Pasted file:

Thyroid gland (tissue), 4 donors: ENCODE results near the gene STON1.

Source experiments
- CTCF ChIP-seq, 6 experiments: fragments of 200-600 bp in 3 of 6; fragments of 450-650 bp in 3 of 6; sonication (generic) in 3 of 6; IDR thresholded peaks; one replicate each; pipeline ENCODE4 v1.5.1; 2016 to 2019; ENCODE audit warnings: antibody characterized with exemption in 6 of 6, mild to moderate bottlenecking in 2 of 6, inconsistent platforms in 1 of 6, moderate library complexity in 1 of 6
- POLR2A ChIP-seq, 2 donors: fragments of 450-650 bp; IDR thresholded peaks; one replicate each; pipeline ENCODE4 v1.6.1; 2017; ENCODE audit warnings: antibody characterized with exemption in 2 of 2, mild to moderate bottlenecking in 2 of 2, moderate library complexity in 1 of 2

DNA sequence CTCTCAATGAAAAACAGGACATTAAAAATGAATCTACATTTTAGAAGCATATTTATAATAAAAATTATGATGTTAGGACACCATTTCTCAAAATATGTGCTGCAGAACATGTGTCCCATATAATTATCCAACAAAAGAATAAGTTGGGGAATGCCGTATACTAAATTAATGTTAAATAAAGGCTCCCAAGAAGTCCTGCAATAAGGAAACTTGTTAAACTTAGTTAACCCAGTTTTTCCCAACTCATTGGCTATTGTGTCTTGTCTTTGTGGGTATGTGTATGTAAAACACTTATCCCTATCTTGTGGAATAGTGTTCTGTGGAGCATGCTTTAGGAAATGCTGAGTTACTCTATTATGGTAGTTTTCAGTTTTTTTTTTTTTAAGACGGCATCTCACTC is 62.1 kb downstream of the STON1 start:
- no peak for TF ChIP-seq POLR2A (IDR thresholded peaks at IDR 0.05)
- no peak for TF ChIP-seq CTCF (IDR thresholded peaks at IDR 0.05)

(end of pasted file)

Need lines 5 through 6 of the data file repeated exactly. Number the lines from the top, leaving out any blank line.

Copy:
DNA sequence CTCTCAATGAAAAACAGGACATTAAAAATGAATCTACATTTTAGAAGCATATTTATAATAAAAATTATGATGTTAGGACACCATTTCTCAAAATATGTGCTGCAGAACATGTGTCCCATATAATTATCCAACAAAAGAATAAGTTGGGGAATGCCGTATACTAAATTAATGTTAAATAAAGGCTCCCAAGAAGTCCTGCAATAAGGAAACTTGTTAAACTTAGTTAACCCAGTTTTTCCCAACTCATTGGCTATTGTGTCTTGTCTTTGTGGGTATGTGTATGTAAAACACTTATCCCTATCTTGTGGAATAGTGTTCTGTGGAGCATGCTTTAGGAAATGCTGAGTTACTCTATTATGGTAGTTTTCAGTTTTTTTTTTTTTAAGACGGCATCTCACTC is 62.1 kb downstream of the STON1 start:
- no peak for TF ChIP-seq POLR2A (IDR thresholded peaks at IDR 0.05)